FROM THE VANTAGE POINT OF 5 DAYS AND READING A HOST OF #TMC17 RECAPS, I’M GOING TO SPLIT MINE INTO TWO POSTS – THE FEELS AND THE MATHS. HERE ARE THE FEELS
I’m sitting in Union Station in Washington D.C., waiting for my sister to arrive on the train from New York. I can finally tear myself away from my twitter feed, having just found out that #TMC18 will be in Cleveland. It was hard leaving early, but reading the#TMC17 twitter feed (or rather, watching it fly by at lightning speed) kept the feeling of the conference with me as my train sped along – albeit delayed – from Atlanta to DC.
My head and heart were so full when I left the conference Saturday afternoon, that I was exhausted. I began to make a list of places/people/events/meals so I wouldn’t forget anything when I was ready to write my reflective post, but the list quickly overwhelmed me. So I’ll just do my best to remember.
The backdrop (fortunately or not) for this year’s Twitter Math Camp was an online debate about the hashtag #MTBoS, which is an organically evolved acronym for the Math Twitter Blogosphere. I’m not going to jump into the fray, although it’s been alternately entertaining, infuriating, and painful to watch, but I want to say this: out of what I will not exaggeratedly refer to as desperation for professional connection, I jumped into the fray in 2013. I blogged somewhat timidly, lurked frequently, and was blown away by my first participation in #geomchat – a weekend morning chat for Geometry teachers. My twitter feed (which I had learned to set up thanks to David Wees’s videos to which I can no longer find the link) flew by with comments and questions from like-minded teachers across the country, and most likely from Canada, the UK, and Australia as well. I was speechlessly joyful – I’d found gold.
I went to #TMC13 in Philadelphia not knowing a soul, and I was pretty terrified. What I found was this: a warm and welcoming community, one which I could join or withdraw from as I needed, and one which welcomed me when I returned, without reservation. Over the last five years, I have had weeks (months) where I have had to remove myself from the online chatter, and other times where I have reached out with questions about teaching, content, ethics, and equity, always to find someone willing to talk. I get out of this community what I put into it. And even though I didn’t wear one of Sam Shah’s wonderful “Adorably Shy” buttons at TMC17, I consider myself one of those folk (although not necessarily adorable). Every conference I attend, every talk in which I participate is something of a personal struggle. I learned a long time ago that I am responsible for me (or as Annie says, “You do you”). The #MTBoS in its many forms – chats, blogs, tweets, conference gatherings – is greater than the sum of its parts. I am grateful that it is there for me. But it doesn’t owe me anything.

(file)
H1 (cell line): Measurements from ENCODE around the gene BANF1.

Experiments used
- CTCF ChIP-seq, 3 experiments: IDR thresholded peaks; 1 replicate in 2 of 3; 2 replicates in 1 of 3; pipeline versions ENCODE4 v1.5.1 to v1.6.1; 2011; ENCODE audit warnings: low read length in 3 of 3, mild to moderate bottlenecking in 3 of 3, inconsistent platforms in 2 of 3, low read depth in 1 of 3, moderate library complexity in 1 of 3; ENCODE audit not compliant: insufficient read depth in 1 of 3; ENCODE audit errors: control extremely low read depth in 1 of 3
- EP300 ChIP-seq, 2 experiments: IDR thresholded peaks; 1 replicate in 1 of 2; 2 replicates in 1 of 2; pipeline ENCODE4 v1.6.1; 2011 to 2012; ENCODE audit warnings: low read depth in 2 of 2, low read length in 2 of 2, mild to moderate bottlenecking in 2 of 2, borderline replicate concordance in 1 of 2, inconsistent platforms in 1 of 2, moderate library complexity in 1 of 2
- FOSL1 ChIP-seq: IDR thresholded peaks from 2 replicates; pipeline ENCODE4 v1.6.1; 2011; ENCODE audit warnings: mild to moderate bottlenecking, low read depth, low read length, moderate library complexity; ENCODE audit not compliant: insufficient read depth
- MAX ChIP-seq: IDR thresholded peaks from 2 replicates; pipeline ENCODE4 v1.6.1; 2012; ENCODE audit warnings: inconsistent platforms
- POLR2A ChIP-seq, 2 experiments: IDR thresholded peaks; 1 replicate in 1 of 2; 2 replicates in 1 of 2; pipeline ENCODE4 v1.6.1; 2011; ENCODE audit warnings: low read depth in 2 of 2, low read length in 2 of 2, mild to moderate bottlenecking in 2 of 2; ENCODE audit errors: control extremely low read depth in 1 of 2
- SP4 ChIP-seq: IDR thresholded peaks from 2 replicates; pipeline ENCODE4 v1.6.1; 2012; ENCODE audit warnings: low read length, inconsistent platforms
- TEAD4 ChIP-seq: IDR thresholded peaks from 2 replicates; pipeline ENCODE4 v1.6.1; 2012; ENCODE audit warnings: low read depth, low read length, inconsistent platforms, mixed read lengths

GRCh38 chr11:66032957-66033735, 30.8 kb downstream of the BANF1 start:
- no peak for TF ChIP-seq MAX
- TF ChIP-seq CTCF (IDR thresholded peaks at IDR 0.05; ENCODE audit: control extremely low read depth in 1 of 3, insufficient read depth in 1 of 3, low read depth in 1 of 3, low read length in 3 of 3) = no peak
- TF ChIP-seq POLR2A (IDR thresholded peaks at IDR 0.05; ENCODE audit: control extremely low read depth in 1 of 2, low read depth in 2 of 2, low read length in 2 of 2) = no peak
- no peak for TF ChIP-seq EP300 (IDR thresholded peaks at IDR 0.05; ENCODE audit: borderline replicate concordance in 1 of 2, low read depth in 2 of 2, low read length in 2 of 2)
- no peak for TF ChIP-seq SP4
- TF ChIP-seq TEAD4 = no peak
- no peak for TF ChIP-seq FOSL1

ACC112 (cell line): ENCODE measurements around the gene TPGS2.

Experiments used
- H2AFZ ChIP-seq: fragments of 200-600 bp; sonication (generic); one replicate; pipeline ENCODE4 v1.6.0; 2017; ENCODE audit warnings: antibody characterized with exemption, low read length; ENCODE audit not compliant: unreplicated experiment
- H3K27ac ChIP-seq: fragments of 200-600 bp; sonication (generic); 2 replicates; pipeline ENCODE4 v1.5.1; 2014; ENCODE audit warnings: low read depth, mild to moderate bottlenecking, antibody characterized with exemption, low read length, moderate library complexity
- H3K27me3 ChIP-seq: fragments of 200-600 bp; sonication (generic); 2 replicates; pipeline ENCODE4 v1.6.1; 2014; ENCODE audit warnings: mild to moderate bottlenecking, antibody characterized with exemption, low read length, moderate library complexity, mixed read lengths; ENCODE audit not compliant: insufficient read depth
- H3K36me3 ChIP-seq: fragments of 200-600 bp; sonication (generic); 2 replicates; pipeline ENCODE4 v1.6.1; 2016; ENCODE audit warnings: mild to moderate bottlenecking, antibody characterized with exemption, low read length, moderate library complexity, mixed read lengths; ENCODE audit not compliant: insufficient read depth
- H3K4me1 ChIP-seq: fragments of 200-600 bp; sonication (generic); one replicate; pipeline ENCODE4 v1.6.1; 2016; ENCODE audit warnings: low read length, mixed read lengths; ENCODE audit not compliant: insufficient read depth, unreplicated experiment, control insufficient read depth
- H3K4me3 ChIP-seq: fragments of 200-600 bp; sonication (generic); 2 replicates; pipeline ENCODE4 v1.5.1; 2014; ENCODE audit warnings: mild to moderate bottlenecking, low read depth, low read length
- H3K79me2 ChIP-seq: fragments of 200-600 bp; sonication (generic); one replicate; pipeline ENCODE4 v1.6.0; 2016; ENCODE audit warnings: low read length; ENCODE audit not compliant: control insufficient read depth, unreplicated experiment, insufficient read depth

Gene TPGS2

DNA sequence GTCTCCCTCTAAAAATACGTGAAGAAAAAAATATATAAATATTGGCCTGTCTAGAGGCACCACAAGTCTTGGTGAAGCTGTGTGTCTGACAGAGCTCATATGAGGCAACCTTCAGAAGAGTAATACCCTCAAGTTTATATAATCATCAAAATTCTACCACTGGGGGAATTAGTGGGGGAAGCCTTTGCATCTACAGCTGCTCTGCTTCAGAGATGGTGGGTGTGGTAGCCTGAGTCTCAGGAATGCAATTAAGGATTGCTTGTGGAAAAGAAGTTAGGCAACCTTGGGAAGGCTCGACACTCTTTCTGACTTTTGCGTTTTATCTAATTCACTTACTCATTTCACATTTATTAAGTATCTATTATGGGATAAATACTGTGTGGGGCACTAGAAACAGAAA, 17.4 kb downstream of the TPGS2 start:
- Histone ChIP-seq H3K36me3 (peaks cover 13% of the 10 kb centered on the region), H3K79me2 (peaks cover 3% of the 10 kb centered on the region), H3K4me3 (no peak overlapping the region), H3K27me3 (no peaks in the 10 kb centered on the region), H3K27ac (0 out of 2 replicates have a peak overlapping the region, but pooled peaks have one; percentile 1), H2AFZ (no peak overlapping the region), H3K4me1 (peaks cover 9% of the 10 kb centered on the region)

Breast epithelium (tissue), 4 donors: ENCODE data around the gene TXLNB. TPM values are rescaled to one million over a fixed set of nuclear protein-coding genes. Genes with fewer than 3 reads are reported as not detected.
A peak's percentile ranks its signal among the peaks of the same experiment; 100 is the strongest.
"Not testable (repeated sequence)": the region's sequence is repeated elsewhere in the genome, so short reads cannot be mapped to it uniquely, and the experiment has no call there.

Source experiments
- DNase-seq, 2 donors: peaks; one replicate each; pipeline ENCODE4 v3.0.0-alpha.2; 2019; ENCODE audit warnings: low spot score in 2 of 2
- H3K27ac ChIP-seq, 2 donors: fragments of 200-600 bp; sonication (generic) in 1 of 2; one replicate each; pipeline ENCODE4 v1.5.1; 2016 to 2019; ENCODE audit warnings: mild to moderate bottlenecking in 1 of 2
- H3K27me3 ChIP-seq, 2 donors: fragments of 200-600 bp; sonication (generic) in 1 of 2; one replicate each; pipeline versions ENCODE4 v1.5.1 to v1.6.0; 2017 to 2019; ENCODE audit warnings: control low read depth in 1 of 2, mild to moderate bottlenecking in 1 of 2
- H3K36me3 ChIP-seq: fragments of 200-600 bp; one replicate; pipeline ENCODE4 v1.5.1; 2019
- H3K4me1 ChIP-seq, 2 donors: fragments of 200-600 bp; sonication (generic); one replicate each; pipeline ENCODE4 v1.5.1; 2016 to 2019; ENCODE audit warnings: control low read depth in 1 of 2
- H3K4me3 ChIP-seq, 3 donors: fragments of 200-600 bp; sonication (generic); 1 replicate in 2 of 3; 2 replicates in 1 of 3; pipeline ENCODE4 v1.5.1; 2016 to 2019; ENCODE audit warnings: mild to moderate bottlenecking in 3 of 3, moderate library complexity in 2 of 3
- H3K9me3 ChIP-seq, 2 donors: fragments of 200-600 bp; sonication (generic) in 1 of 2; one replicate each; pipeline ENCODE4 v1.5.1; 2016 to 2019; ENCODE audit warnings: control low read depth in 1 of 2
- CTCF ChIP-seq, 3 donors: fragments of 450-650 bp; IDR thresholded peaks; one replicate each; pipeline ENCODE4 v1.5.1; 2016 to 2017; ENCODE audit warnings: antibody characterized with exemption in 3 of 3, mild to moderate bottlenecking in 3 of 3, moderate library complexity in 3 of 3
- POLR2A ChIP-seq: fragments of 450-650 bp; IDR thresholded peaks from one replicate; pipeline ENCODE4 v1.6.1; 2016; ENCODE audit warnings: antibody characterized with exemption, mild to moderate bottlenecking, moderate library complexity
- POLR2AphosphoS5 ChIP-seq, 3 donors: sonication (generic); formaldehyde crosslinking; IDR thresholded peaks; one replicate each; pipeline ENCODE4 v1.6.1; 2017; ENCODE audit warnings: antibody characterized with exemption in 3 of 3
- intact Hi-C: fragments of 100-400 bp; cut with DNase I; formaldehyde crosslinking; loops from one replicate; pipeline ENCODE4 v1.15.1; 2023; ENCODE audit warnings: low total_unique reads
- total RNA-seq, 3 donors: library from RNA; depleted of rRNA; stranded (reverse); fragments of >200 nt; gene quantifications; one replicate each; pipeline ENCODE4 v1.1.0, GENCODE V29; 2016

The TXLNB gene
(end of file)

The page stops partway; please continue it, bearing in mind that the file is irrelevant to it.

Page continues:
[That was too long. And I guess I jumped in a wee bit. Couldn’t help myself, and don’t want to delete it.]
Back to #TMC17:
I arrived in Atlanta early on Tuesday, and after picking up my rental car, went in search of coffee (always). Trusty Google Maps sent me to Octane Coffee, which happened to be on the grounds of the Woodruff Arts Center, and even more fortuitously, across a sculpture-strewn garden path from the High Art Museum, currently featuring an exhibit of 250 Andy Warhol prints. The coffee was great, too.
After feasting myself on art, I checked into the lovely hotel, settled in, and met Mary, Sandra, Jennifer and Anna for an excursion to what can only be described as the best aquarium I have ever visited. (This is no small statement from someone from New York, where we are convinced that the best of anything is only a subway ride away.) Thanks to the enthusiastic efforts of Heather Kohn, a large group of tweeps were visiting the aquarium, and our ooh’s and aah’s were no less enthusiastic than the many children
visiting. We ate dinner at the surprisingly healthy cafe at the aquarium, and returned to the hotel to find #TMC17 participants filling up the multiple gathering spaces around the hotel lobby. The reunion began.
From that point on, #TMC17 became camp in the best sense of the word – the opportunity to be with friends, learning, playing, and dining. Every different workshop, activity and meal found me in the midst of even more people I knew or wanted to get to know. Reunions with people I hadn’t seen since Philadelphia, tweeps I had never met in person, and new colleagues/tweeps/friends. Here’s a secret: I was seized by ambivalence the week before I left for Atlanta. Traveling overnight by train, rooming with someone new, running a workshop, maybe I just wasn’t ENTHUSIASTIC ENOUGH for the TMC lovefest. But from the moment I connected with my aquarium buds in the lobby of the hotel until I dropped my final riders off on Saturday afternoon, I felt embraced and accepted – whoever or whatever I am – it’s ENOUGH. And that seems to be the overriding message – one that I hear loud and clear even though sadly I was not able to stay for Lisa Henry’s closing remarks.
It strikes me that at this point in my life such insecurity is silly, and maybe even unbecoming. Old habits and feelings die very hard – sometimes you are still THAT kid. But my experience in Atlanta this summer is something I will treasure, because I rejoice in being found wrong.